What drew me to Typoman: Revised at first was the font for the title, the name itself, and the icon used in Nintendo's eShop. Then I watched the Switch announcement trailer and was pulled further in. The game visually reminded me a lot of LIMBO, in that the atmosphere is bleak and there are traps to avoid and work your way around as well as monsters to avoid as there did not appear to be weapons of any kind. What substantially differentiates Typoman from LIMBO is the use of words and language to progress through the game, similar to Scribblenauts, but with less freedom for creativity, which in this case is not a bad thing. While you could claim that Typoman is just a LIMBO clone, but that would be doing a huge disservice to both the game and Brainseed Factory who developed the game. LIMBO might have been the inspiration for the game, but there is more here than a bleak puzzle platformer.
The story in Typoman is pretty light in that there is no introduction to what it is that is happening in the game world. The game opens by a bunch of letters being dumped into a landfill-type-situation, with a letter O rolling out towards the right side of the screen, prompting the player that this is the way to proceed, also not so subtly hinted at by the PROLOGUE sign breaking with the letter G landing next to you spelling GO. You then roll towards a gap and with most people familiar with video games, I had already tried pressing all the buttons to see if I could roll faster or jump since an O is essentially a ball, but in the gap/pit are the letters DR_P, indicating to the player that with them as the letter O, this spells DROP and that this is the correct path. You then come across the letter E and when you connect with it, the O becomes part of EVOLVE, which now allows you to jump/spring forward. Eventually, your playable character spells out HERO and when you grab a glowing quotation mark, your purpose (to a certain extent) is made clear when the quotation marks reveal a line of text:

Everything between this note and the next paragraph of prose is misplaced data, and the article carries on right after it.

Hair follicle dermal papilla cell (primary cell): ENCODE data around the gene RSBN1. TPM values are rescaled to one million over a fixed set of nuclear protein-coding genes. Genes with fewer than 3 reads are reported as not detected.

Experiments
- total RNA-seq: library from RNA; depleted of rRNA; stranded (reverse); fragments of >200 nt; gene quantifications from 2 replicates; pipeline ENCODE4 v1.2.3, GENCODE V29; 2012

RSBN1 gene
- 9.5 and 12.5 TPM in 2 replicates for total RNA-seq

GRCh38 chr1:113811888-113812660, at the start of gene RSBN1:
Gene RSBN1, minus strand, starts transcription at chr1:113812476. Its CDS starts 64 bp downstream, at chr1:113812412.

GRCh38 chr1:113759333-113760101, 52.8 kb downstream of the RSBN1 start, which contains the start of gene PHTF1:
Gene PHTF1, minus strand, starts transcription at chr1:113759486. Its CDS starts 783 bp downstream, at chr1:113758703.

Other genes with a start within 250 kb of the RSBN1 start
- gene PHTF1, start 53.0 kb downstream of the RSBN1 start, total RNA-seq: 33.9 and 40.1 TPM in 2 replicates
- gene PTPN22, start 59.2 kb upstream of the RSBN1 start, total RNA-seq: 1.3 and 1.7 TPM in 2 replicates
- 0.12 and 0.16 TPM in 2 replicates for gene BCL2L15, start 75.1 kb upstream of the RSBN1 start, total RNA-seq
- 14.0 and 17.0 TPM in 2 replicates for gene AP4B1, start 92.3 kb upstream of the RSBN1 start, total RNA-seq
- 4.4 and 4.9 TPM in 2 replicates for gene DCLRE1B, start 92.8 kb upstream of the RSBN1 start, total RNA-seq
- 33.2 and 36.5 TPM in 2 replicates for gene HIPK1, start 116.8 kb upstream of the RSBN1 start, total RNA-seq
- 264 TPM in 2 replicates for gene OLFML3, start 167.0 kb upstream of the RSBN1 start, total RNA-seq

It's only one line of text, but it tells you so much. The land you are in is in some type of peril. The industrial animations in the background, the post-apocalyptic design of the land itself, and the brown/purple/yellow tint to everything hint at pollution and a decaying world.
Typoman is all about language, although I have not seen localization ports allowing people who do not speak English as their primary language limiting the game to the English speaking world, which is rather unfortunate. There are a number of puzzles in the game that are specifically built around spelling words with a limited number of letters, and I fully admit that games like Book Worm, Boggle, Scrabble, and even Bananagrams are not my forte. There were several times that I became stuck due to not being able to figure out what words I needed to spell so that I could continue, often involving a blocked passage, a platform that needed to either move or rotate, and in one instance, I had to zoom in using the double-tap-home feature on the Switch to find out that a series of platforms were numbered and needed to be reordered, but the font was too small to see in handheld mode.
The only thing that I would add to the game is a dictionary of words that you have spelled. Throughout the game when you come across letters you can move, I frequently tried to spell words to discover easter eggs, but more often than not, I would just be told down in the lower-left corner of the screen that a word had been discovered. Being told this was nice that the game acknowledged that I spelled a word correctly, but there was never anything keeping track of what words I spelled or how many words that either did or did not have an effect I spelled too. Maybe something for Typoman: Revised 2nd Edition?
|Sure I started out with BRAVE, but RAVE seemed more fun. Until you|
end up getting stuck by a sentient syringe filled some kind of black
market poison hallucinogen.
I do love this game. It is not perfect, but it never needed to be. To me, it is a love letter to language and video games, something that there should be a lot more of.